Taiwan’s daily domestic COVID-19 cases drop below 100 for first time in one month

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Taiwan’s daily domestic coronavirus infections dropped below 100 on Monday for the first time in more than a month as the pandemic continues to abate.

Since last month, Taiwan has battled a rise in domestic cases, tightening curbs on private gatherings and closing entertainment venues. Officials have signaled the measures may need to be extended beyond a June 28 date set for their lifting.

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Health Minister Chen Shih-Chung announced 75 new domestic infections, but added that infections were trending downwards.

“We hope this trend can continue,” he told a daily news briefing. “This needs everyone to work hard together.”

However, people should not relax their vigilance and must continue to wear masks and wash their hands, Chen added.

He would not be drawn on when restrictions may be lifted, saying: “I won’t speculate”.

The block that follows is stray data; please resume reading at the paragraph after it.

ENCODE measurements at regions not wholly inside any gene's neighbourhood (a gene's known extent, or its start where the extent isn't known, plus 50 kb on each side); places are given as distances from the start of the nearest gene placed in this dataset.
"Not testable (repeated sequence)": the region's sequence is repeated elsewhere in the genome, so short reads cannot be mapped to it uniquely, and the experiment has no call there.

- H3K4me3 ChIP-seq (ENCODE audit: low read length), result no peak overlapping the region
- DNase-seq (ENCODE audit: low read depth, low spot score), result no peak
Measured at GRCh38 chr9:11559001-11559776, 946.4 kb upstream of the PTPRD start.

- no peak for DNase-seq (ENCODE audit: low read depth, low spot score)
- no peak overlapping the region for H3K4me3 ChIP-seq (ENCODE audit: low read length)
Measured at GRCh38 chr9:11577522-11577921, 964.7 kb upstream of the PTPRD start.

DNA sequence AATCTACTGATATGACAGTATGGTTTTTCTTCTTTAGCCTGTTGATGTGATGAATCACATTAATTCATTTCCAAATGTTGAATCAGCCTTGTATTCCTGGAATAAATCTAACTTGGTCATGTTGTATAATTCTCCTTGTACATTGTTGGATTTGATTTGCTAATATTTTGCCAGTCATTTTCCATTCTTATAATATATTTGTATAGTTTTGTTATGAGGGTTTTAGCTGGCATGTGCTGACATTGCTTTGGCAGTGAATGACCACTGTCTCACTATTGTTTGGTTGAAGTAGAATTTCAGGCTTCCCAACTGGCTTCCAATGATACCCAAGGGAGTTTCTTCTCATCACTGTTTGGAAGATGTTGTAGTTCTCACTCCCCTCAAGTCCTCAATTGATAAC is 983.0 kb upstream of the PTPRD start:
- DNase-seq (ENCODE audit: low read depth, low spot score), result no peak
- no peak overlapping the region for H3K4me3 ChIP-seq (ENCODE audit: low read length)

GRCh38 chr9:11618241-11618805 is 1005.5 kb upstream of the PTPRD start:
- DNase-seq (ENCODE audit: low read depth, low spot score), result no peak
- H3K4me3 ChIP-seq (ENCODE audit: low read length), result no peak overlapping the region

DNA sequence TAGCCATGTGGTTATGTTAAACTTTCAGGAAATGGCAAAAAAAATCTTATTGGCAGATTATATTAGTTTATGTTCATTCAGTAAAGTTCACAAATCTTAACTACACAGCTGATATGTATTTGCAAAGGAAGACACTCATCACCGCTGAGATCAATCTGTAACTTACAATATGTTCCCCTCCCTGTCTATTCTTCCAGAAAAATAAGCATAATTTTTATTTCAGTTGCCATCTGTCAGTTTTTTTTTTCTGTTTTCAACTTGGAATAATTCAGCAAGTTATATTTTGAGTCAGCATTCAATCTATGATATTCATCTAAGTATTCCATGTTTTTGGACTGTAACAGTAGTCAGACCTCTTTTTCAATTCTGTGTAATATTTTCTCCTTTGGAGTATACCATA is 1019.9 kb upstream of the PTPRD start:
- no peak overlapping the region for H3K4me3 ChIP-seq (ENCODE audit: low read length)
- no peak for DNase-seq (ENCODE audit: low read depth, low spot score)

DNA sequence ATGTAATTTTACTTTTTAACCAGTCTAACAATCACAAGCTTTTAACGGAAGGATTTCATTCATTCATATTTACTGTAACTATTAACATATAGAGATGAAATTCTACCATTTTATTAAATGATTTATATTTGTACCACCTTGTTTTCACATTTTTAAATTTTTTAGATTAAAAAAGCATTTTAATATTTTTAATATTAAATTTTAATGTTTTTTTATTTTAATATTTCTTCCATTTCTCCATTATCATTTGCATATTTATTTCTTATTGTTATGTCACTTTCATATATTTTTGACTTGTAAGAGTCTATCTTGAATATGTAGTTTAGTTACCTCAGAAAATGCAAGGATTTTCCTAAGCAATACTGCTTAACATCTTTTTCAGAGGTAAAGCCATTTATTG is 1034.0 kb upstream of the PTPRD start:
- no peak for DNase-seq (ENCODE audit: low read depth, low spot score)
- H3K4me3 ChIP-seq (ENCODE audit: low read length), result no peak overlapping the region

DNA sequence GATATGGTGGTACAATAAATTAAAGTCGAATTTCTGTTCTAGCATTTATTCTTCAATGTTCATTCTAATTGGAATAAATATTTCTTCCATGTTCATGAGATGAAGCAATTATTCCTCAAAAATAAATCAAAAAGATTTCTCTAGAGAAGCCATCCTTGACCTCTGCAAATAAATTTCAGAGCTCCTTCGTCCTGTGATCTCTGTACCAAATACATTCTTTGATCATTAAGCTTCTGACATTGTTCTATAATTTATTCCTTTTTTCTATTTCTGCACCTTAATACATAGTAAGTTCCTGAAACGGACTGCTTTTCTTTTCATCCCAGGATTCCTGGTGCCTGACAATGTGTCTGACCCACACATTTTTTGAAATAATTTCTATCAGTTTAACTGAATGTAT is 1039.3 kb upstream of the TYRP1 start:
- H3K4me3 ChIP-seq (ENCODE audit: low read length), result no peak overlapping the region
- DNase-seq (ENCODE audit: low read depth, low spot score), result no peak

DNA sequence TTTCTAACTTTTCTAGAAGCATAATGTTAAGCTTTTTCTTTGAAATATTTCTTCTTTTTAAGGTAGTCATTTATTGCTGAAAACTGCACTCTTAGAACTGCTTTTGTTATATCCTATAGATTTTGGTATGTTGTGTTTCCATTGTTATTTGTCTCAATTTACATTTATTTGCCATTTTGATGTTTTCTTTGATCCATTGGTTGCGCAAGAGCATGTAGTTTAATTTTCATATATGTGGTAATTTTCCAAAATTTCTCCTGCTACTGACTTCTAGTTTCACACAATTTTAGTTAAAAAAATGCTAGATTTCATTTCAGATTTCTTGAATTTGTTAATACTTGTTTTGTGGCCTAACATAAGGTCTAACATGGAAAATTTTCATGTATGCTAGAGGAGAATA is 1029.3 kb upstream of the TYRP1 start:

Monday was the first time the daily figure had dipped below 100 since May 15, when Taiwan raised the alert level for its capital, Taipei, and the neighboring city, after a sudden spike of 180 domestic cases.

The government has been working to speed a vaccination program hobbled by supply delays, with just about 6 percent of a population of 23.5 million having received at least one of the required two doses.

On Sunday, 2.5 million vaccine doses arrived in Taiwan from the United States, more than doubling stocks in the island, a major producer of semiconductors.

Taiwan’s tally of infections in the pandemic stands at 14,080, including 569 deaths.

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